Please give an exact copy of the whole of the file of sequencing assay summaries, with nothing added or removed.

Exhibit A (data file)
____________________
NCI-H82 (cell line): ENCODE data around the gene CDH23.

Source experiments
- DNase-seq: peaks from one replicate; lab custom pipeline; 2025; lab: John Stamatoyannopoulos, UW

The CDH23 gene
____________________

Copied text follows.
NCI-H82 (cell line): ENCODE data around the gene CDH23.

Source experiments
- DNase-seq: peaks from one replicate; lab custom pipeline; 2025; lab: John Stamatoyannopoulos, UW

The CDH23 gene